The FBI has issued a warning that hackers are using malware to launch attacks designed to break into the networks of businesses across the United States.
The news follows the hack of Sony Pictures Entertainment, with some theories suggesting the hackers worked under direction of the North Korean government.
"The FBI routinely advises private industry of various cyber threat indicators observed during the course of our investigations. This data is provided in order to help systems administrators guard against the actions of persistent cyber criminals," said FBI spokesman Joshua Campbell in a statement, explaining that companies should contact the FBI if they are hacked.
The warning was sent to a number of U.S. businesses in a five-page "flash" paper, with the FBI providing technical details about the malware being used, but not mentioning the corporate victim by name. The malware reportedly overwrites data on hard drives, rendering them unusable, while also closing down networks.
It is unknown if the warning is related to the Nov. 24 Sony hack, but given the timing of it, it is likely. If Sony was the first victim of this malware then the recovery process is likely to be both costly and time consuming for the company.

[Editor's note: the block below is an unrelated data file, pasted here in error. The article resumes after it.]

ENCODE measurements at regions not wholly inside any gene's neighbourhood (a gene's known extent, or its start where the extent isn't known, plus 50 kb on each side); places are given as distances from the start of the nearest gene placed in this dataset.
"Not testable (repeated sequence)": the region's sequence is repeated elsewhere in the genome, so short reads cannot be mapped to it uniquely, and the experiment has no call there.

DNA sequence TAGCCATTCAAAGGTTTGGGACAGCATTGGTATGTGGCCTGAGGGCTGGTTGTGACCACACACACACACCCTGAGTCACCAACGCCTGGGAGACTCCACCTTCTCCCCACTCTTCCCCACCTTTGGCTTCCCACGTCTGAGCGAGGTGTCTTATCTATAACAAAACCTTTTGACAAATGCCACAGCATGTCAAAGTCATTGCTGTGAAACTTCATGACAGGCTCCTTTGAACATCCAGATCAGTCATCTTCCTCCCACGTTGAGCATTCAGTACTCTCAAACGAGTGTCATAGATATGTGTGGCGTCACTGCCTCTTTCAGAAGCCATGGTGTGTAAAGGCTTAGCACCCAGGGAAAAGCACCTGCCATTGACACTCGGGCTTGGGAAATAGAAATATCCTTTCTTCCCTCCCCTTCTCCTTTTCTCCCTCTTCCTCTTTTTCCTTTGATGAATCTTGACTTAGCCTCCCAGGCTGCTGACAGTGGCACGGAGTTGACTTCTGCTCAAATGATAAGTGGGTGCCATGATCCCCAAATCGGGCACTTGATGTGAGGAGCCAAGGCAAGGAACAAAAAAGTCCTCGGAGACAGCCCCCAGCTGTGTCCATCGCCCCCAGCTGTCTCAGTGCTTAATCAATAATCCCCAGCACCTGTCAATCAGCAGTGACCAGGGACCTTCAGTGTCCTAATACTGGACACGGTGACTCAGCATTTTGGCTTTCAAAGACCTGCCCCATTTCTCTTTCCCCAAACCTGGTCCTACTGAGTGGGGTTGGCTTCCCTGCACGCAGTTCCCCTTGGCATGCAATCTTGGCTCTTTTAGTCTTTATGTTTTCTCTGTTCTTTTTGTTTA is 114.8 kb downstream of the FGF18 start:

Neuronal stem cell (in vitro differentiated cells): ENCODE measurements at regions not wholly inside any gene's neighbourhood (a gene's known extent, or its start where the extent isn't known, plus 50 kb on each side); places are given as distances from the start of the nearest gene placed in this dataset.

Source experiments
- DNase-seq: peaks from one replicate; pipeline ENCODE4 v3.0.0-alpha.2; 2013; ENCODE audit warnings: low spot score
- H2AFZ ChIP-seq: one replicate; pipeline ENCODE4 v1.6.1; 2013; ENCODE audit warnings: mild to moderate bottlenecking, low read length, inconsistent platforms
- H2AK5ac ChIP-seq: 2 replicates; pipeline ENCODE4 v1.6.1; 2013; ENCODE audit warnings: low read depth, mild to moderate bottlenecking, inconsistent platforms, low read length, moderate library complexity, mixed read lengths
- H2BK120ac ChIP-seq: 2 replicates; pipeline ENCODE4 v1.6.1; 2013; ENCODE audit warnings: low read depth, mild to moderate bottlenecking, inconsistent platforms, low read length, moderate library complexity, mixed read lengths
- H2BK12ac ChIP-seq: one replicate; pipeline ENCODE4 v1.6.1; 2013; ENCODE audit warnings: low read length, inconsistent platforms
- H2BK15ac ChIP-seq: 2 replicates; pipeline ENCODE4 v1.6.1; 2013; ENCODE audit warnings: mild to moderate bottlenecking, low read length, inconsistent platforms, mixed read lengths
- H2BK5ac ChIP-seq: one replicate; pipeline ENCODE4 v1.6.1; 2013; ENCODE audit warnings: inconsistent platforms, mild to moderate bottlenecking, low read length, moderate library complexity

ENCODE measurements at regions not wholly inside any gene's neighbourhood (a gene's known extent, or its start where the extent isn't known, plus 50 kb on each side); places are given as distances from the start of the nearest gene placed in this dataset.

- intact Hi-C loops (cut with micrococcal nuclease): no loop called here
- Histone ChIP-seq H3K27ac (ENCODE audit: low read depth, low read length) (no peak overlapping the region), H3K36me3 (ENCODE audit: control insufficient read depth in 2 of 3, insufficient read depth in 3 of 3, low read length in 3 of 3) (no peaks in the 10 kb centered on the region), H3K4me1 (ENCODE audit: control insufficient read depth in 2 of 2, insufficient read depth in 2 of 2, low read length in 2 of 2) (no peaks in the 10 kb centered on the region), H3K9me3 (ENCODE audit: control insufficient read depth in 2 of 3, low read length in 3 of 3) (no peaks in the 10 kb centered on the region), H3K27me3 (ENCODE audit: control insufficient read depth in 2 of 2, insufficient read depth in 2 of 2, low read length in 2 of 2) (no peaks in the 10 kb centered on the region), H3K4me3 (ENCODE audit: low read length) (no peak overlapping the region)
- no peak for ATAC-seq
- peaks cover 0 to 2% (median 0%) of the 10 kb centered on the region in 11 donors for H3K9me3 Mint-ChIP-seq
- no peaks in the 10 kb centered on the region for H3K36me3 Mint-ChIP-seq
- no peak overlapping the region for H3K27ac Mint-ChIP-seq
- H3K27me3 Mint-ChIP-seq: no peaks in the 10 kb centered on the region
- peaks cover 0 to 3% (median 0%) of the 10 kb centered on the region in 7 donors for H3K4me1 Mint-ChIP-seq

The hack of Sony Pictures first emerged last week, with reports that the company's website and Twitter feeds had been taken over. Sony employees then tried to access their computers, only to be met with a message threatening that company secrets would be revealed if the company did not meet the hackers' requirements. The hackers called themselves the "Guardians of Peace," or #GOP.
Following the threat, packs of files that allegedly belonged to Sony employees were leaked online, including passwords, mailboxes and even copies of passports belonging to actors and crew members working on films. A number of days later, five unreleased Sony films were leaked online, with titles including Annie, Mr. Turner, Still Alice, To Write Love On Her Arms and Fury, which is currently playing in theaters.
Following the leaks, reports began circulating linking the North Korean government with the hacks because of the upcoming film The Interview, a comedy which stars Seth Rogen and James Franco playing journalists who are hired by the CIA to assassinate North Korean leader Kim Jong Un. When asked if North Korea was behind the attacks, a spokesperson for the regime's government cryptically answered "Wait and see." When The Interview was first announced, the North Korean government threatened both the U.S. government and filmmakers behind the movie.
Despite the cryptic answer, neither the North Korean government nor the FBI have confirmed who was behind the attacks.